Sandra Coyer originally wanted to be a journalist but found her calling was in the classroom.

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Like many other educators, Sandra Coyer didn’t start off wanting to be a teacher.

Coyer, who is just finishing her 16th year in the classroom and her 14th year at Puyallup High School, studied journalism at Washington State University. Her passion for storytelling emerged early, and a sixth-grade teacher suggested journalism as a profession.

But right before she was set to graduate, Coyer realized something didn’t feel quite right about her future plans. She stayed at WSU for an additional year to complete her teaching credential.

“I haven’t looked back yet,” she said.

Coyer teaches Advanced Placement English and journalism and also advises her school’s newspaper staff. The overlap between teaching and journalism is natural for Coyer, who is on a mission to help students use language to share their own stories and find their voices.

Coyer was nominated for this series by Jenny Canter, a former student who is now a teacher herself.

“I have never met a more caring or compassionate teacher who truly gives of herself freely and totally,” Canter said. “I can truly see that teaching is a ministry, a calling for her, and one that she won’t give any less than her best. She is an example of a teacher whom I hope to be like someday.”

What follows is a condensed version of our conversation on the theme “Why I Teach,” an occasional series from Education Lab. Some responses have been edited for clarity and length.

What’s the best part about being a teacher?

The most rewarding part of every day is having the kids be with me in the moment, and not being absorbed by their phones or the social things that happen. They’re learning because they want to learn, not because there are points associated with it but because they’re curious and they’re engaged. When I see their smiles, and I know that they’re at least trying to get what it is that I’m telling them, that’s the most rewarding.

What do you do when students are struggling or aren’t as engaged as you’d like them to be?

I try to keep as much of a gauge on them as possible, in terms of getting to know them and establishing those relationships with them pretty early on. For example, I had a student at the very beginning of the year, I didn’t know her very well, but I could tell something was wrong. I just took a post-it note out and I said, “Hey,  I can tell that there’s something up. Whatever it is, just know that I’m thinking about you and I’m sending you positive vibes. And everything’s going to be OK.”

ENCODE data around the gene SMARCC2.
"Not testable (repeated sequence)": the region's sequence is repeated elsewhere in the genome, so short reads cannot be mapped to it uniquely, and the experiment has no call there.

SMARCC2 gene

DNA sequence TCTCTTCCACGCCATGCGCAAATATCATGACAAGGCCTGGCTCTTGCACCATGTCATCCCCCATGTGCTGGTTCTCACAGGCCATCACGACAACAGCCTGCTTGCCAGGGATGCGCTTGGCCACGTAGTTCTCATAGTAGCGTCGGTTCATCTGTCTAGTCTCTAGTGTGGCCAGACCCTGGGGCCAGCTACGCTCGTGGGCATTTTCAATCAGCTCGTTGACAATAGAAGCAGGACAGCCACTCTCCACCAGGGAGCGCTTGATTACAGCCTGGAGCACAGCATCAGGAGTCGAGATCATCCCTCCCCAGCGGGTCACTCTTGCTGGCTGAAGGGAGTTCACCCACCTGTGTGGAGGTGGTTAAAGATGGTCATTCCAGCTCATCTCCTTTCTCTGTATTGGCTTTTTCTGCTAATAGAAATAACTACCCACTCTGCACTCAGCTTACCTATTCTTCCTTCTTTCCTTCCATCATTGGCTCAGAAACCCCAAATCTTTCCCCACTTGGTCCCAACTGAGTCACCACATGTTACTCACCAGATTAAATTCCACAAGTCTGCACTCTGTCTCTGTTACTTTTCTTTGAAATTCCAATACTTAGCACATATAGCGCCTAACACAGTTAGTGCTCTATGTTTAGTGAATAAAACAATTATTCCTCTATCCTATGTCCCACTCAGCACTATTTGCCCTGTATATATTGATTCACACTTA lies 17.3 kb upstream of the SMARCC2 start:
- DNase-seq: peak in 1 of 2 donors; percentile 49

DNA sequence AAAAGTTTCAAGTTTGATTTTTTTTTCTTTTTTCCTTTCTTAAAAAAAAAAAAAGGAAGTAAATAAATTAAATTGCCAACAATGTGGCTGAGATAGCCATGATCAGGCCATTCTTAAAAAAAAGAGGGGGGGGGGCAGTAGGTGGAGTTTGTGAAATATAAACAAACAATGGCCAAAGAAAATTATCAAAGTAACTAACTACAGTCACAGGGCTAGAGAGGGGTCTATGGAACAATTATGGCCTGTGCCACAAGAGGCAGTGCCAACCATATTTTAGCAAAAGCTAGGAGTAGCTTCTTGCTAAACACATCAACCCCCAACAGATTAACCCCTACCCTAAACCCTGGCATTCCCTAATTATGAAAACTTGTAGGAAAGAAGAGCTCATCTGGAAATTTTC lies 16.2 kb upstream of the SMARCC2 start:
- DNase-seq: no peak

I took the post-it and I stuck it on her desk and she said the fact that I had even noticed and had taken the time to give her a boost of encouragement — that meant a lot.

What I try to do with our newspaper staff is give kids a place where they fit in and they belong. For my staff, for a lot of them, it’s the only group that they’re associated with that connects them to the high school. I run my staff like a family. It’s almost cultish in some cases, but we celebrate each other and we celebrate our successes.

They’re kids who normally wouldn’t talk to one another, and yet they share this opportunity and these experiences. It’s really cool to watch them interact in that type of an environment, and coach each other through the things they need to do, and hold each other accountable — just like you would in a family.

Puyallup High School teacher Sandra Coyer directs student newspaper staff in the planning process for the next school year. (Caitlin Moran / The Seattle Times)
Puyallup High School teacher Sandra Coyer directs student newspaper staff in the planning process for the next school year. (Caitlin Moran / The Seattle Times)

What’s the most challenging part about teaching today?

Time is always going to be a challenge. You have 10 months. I tell my students, “My job is to make you better when you leave this room than when you just walked in. And I have 180 days of school to do that.” Classes here aren’t even an hour. They’re 45 or 50 minutes, sometimes 55 minutes if you’re lucky. That’s not even an hour a day. Less than 180 hours to make you better in some way, shape or form.

If you could go back to your first day of teaching, what would you tell yourself?

The number one thing would be, “It’s OK not to take yourself too seriously.” I plan everything out well in advance, which is very much how I was when I first started teaching, but I’ve grown to embrace teachable moments and let them guide where we go on a daily basis. I would tell myself to not be afraid of those moments.

Do you ever think about doing something else?

Fleetingly. I can’t even imagine what would make me as happy and give me as much joy as teaching.

What’s your advice for new teachers?

Don’t lose hope. It is going to be difficult; it is going to be hard. I remember moments of my first year where I would spend my planning period crying at my desk. I would turn all the blinds down, and I would just bawl, just to let it all out and have that cathartic moment.

But it’s going to be one of the wildest rides that you’ll ever be able to go on. There are people out there who are going to support you and who want the best for you and want you to be in this profession.

Who else should we feature in our series? Send your nominations to Caitlin Moran: cmoran@seattletimes.com